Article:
I want to thank everyone involved in the Targeting Excellence scholarship, including the sponsors, board of directors, and the state committees. Moving all the way to Kansas from Pennsylvania to start my master’s program this coming fall adds to the financial burden of the program itself. With this scholarship, I am able to focus more on my studies and other career building opportunities, which I otherwise would not be able to do. I am so grateful for this scholarship because it will allow me to achieve my education and career goals within the food animal industry.
Hometown: Langhorne, PA
School: Kansas State University
Major / Species: Master of Public Health with an Emphasis on Infectious Diseases and Zoonotics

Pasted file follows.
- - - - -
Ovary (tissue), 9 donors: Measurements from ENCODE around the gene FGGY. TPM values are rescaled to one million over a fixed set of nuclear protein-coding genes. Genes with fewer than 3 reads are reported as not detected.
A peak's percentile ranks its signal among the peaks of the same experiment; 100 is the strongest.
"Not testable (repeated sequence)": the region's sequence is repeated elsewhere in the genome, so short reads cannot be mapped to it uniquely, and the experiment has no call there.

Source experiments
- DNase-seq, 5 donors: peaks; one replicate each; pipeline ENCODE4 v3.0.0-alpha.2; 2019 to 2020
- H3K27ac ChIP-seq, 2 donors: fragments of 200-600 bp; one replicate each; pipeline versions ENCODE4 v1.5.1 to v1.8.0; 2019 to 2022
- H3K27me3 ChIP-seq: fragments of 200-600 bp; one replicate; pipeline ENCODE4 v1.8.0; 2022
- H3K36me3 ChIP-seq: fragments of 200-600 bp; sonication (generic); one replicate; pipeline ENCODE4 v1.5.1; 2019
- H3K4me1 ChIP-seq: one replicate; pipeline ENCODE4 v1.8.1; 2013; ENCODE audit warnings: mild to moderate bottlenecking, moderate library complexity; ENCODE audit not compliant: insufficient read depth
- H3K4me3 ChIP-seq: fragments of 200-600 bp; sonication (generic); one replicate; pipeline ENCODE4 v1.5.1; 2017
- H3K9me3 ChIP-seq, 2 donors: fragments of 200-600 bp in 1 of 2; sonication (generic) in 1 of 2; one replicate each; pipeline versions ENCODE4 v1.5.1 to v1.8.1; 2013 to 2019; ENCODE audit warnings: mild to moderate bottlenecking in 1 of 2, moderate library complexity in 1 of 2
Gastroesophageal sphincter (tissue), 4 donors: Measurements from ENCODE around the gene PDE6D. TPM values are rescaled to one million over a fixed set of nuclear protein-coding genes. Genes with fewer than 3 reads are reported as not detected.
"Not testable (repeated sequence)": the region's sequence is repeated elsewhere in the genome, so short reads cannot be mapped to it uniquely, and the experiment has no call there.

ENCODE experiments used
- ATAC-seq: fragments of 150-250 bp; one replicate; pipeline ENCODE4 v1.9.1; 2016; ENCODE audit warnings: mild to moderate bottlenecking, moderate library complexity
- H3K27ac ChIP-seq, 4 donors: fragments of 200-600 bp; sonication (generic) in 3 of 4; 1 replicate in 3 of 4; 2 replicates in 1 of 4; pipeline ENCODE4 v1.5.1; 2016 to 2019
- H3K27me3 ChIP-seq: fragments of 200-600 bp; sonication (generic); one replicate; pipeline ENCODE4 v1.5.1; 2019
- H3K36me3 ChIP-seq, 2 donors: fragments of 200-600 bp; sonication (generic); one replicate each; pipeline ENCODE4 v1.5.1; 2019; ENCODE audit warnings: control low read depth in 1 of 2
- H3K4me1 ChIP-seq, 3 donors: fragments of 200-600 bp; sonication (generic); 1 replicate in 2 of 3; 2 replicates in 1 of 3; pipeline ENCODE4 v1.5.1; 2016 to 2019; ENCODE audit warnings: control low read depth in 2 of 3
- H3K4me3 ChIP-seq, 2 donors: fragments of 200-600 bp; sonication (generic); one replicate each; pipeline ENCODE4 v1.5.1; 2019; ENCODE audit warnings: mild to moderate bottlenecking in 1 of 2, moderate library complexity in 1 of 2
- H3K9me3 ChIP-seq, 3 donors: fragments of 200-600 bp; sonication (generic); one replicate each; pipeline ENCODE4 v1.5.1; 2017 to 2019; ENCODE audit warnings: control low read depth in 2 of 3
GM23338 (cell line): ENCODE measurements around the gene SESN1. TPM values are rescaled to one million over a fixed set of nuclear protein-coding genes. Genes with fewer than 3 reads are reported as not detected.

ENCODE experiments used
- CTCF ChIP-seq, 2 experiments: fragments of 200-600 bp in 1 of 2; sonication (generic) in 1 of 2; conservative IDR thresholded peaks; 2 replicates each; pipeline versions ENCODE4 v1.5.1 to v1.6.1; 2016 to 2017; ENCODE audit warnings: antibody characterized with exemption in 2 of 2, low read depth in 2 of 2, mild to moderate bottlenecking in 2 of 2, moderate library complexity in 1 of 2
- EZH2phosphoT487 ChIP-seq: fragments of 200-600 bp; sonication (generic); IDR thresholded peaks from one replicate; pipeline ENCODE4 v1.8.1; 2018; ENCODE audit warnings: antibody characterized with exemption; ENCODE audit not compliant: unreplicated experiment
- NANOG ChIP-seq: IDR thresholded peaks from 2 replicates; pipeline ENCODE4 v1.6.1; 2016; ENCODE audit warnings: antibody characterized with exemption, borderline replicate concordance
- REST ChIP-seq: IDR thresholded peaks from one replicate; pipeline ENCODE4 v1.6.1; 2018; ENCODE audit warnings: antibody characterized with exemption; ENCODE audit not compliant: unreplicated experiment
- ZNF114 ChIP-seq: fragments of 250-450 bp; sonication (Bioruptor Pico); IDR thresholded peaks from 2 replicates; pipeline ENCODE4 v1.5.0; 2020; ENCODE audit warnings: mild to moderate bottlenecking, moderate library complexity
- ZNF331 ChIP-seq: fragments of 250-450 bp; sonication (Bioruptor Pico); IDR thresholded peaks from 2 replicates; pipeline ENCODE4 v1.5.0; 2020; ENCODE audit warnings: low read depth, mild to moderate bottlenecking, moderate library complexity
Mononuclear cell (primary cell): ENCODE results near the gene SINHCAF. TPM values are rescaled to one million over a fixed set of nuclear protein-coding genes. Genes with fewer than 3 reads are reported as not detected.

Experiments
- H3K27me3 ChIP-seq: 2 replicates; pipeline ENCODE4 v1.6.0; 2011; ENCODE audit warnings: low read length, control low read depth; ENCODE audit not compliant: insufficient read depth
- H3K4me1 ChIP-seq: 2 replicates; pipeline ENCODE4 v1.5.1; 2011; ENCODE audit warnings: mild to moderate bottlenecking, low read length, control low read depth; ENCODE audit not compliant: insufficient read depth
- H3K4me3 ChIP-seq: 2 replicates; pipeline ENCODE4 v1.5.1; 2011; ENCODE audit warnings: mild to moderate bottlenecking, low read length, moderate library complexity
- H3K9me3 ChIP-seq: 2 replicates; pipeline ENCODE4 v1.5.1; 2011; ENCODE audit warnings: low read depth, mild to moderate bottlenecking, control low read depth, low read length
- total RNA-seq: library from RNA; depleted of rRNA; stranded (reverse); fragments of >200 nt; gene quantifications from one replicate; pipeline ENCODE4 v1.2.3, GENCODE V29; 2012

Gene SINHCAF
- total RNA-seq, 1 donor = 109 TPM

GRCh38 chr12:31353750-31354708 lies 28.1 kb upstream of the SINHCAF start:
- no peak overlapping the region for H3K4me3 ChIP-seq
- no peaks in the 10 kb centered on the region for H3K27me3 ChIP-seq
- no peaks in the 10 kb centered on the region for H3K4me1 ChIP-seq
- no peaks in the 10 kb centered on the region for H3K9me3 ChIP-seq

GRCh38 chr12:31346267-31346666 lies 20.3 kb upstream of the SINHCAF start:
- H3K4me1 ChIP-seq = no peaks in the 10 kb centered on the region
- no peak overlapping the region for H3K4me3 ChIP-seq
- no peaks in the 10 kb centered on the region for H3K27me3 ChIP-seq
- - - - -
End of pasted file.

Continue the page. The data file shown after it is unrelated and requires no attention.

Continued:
Career Goals: From the time I was able to think about a future career as a child, I wanted to be a veterinarian. Coming from the suburbs, I never would have thought that I would have any involvement in agriculture, especially since I had never even touched a cow until I came to Penn State as a freshman in college. However, I entered college with the thought that I may be a large animal veterinarian because I knew that there would be a better chance of getting a job and I figured working with animals, no matter what kind, would make me happy. As I have progressed in my college career I have grown to love agriculture and food animal production. I had an internship with Country View Family Farms and loved just about every minute of it. I have realized my true passion lies, not with typical veterinary work, but with disease control. I found it fascinating to see the progression of disease as it would hit the swine farm and it fueled my desire to learn how to prevent these diseases. Starting in the fall of 2017, I will begin a graduate program at Kansas State University. I will be working to obtain my Master of Public Health with an emphasis on infectious diseases and zoonotics. I hope that once I obtain my Masters I will be able to work for the government or another agency to study and perform diagnostics on zoonotic and food animal diseases. About 75% of emerging diseases are zoonotic, and there are a number of these diseases that move between humans and food animals, which means there is an increased demand for jobs in this area. I also have an interest in epidemiology and it would be ideal if, after I finished graduate school, I could work with outbreaks in food animal diseases. I think it would be extremely rewarding to be on teams that work to prevent, track, contain and stop outbreaks such as the highly pathogenic avian influenza H5 outbreak in 2015 or the outbreak of porcine epidemic diarrhea virus in 2014. I believe that this is not only a rewarding career path, but, with the current shifts away from antibiotic use as well as the development of antibiotic resistant bacteria, a critical one in order to maintain the health of our food animal herds. I am excited to learn more and to apply that knowledge to better our industry. I also have developed a passion for educating people who grew up similarly to me, and thus have been exposed to no agriculture education. I think that it is critical for everyone to understand how their food is produced because it is something that effects everyone daily. I hope that I can use the knowledge that I have learned, and continue to grow my knowledge, so that I can bring it back to areas void of agriculture education.